Now a certain man was ill, Lazarus of Bethany, the village of Mary and her sister Martha. It was Mary who anointed the Lord with ointment and wiped his feet with her hair, whose brother Lazarus was ill. So the sisters sent to him, saying, "Lord, he whom you love is ill." But when Jesus heard it he said, "This illness does not lead to death. It is for the glory of God, so that the Son of God may be glorified through it." Now Jesus loved Martha and her sister and Lazarus. So, when he heard that Lazarus was ill, he stayed two days longer in the place where he was. Then after this he said to the disciples, "Let us go to Judea again." The disciples said to him, "Rabbi, the Jews were just now seeking to stone you, and are you going there again?" Jesus answered, "Are there not twelve hours in the day? If anyone walks in the day, he does not stumble, because he sees the light of this world. But if anyone walks in the night, he stumbles, because the light is not in him." After saying these things, he said to them, "Our friend Lazarus has fallen asleep, but I go to awaken him." The disciples said to him, "Lord, if he has fallen asleep, he will recover." Now Jesus had spoken of his death, but they thought that he meant taking rest in sleep. Then Jesus told them plainly, "Lazarus has died, and for your sake I am glad that I was not there, so that you may believe. But let us go to him." So Thomas, called the Twin, said to his fellow disciples, "Let us also go, that we may die with him." Now when Jesus came, he found that Lazarus had already been in the tomb four days. Bethany was near Jerusalem, about two miles off, and many of the Jews had come to Martha and Mary to console them concerning their brother. So when Martha heard that Jesus was coming, she went and met him, but Mary remained seated in the house. Martha said to Jesus, "Lord, if you had been here, my brother would not have died. But even now I know that whatever you ask from God, God will give you." Jesus said to her, "Your brother will rise again." Martha said to him, "I know that he will rise again in the resurrection on the last day." Jesus said to her, "I am the resurrection and the life. Whoever believes in me, though he die, yet shall he live, and everyone who lives and believes in me shall never die. Do you believe this?" She said to him, "Yes, Lord; I believe that you are the Christ, the Son of God, who is coming into the world." When she had said this, she went and called her sister Mary, saying in private, "The Teacher is here and is calling for you." And when she heard it, she rose quickly and went to him. Now Jesus had not yet come into the village, but was still in the place where Martha had met him. When the Jews who were with her in the house, consoling her, saw Mary rise quickly and go out, they followed her, supposing that she was going to the tomb to weep there. Now when Mary came to where Jesus was and saw him, she fell at his feet, saying to him, "Lord, if you had been here, my brother would not have died." When Jesus saw her weeping, and the Jews who had come with her also weeping, he was deeply moved in his spirit and greatly troubled. And he said, "Where have you laid him?" They said to him, "Lord, come and see." Jesus wept. So the Jews said, "See how he loved him!" But some of them said, "Could not he who opened the eyes of the blind man also have kept this man from dying?" Then Jesus, deeply moved again, came to the tomb. It was a cave, and a stone lay against it. Jesus said, "Take away the stone." Martha, the sister of the dead man, said to him, "Lord, by this time there will be an odor, for he has been dead four days." Jesus said to her, "Did I not tell you that if you believed you would see the glory of God?" So they took away the stone. And Jesus lifted up his eyes and said, "Father, I thank you that you have heard me. I knew that you always hear me, but I said this on account of the people standing around, that they may believe that you sent me." When he had said these things, he cried out with a loud voice, "Lazarus, come out." The man who had died came out, his hands and feet bound with linen strips, and his face wrapped with a cloth. Jesus said to them, "Unbind him, and let him go." Many of the Jews therefore, who had come with Mary and had seen what he did, believed in him,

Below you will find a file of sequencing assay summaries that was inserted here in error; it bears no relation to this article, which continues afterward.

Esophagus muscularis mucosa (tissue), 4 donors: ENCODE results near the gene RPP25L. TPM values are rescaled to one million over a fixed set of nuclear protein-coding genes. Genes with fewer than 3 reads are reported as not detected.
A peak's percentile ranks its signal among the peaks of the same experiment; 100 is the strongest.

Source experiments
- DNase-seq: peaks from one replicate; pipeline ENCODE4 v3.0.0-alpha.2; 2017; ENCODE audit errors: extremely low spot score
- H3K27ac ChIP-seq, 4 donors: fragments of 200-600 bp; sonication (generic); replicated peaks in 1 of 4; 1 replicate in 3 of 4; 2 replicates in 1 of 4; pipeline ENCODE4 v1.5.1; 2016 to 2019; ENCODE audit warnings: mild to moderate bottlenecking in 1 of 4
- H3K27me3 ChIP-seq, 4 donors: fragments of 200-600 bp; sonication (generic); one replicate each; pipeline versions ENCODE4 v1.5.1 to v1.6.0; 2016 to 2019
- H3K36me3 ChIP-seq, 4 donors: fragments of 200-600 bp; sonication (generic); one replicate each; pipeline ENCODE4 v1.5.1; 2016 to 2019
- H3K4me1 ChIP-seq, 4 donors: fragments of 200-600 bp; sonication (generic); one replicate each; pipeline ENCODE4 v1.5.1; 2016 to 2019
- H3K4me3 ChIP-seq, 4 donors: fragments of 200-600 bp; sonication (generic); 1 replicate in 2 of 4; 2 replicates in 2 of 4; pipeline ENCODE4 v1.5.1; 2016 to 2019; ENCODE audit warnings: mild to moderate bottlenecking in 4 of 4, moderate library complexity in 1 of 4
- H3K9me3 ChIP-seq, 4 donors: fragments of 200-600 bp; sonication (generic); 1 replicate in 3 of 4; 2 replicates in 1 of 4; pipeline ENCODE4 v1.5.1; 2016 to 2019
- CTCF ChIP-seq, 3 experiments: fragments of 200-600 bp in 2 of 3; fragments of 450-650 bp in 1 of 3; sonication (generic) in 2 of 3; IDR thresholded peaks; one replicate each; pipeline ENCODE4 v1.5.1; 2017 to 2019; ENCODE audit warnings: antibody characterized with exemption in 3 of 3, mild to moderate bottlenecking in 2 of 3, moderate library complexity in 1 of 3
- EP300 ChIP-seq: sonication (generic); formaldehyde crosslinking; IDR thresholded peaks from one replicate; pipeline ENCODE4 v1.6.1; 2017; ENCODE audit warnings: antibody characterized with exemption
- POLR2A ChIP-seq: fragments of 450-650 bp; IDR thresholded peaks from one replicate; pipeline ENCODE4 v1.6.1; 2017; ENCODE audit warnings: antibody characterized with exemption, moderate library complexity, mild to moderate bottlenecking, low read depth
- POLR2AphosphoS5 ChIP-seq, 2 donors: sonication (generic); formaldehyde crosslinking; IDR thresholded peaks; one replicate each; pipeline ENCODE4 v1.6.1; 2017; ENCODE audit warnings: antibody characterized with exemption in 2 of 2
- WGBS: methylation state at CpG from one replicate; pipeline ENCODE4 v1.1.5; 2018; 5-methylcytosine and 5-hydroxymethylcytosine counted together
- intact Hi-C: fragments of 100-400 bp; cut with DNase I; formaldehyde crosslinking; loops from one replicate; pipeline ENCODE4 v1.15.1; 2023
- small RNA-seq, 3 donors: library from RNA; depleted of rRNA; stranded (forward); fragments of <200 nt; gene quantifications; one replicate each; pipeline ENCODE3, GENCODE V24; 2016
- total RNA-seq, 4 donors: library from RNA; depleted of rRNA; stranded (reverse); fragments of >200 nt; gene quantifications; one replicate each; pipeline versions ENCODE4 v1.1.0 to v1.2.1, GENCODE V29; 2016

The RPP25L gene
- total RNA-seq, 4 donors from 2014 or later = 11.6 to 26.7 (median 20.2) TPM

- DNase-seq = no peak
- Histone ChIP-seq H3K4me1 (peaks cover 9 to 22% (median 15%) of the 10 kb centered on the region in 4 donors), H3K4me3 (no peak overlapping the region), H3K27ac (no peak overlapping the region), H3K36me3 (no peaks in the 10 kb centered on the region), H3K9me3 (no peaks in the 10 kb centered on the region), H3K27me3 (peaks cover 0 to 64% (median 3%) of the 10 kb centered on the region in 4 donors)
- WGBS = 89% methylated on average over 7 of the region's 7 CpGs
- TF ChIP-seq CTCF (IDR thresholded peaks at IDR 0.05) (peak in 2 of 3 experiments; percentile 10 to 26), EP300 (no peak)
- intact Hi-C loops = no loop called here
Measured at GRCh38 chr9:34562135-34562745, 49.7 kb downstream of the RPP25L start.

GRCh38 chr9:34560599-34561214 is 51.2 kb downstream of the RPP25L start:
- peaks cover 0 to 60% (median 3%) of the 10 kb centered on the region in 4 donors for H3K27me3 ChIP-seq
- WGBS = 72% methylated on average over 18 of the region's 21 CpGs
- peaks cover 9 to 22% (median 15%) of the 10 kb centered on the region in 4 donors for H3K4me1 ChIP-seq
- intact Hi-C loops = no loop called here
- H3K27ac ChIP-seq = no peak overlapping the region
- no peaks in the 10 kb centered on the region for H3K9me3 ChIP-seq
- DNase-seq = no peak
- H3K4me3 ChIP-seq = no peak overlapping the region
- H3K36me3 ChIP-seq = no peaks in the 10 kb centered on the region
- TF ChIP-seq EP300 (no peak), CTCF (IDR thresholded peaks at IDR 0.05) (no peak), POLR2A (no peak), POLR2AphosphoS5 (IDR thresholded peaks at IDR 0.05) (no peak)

We will be emphasizing verses 25-26: "I am the Resurrection and the Life. Whoever believes in Me, though he die, yet shall he live, and everyone who lives and believes in Me shall never die."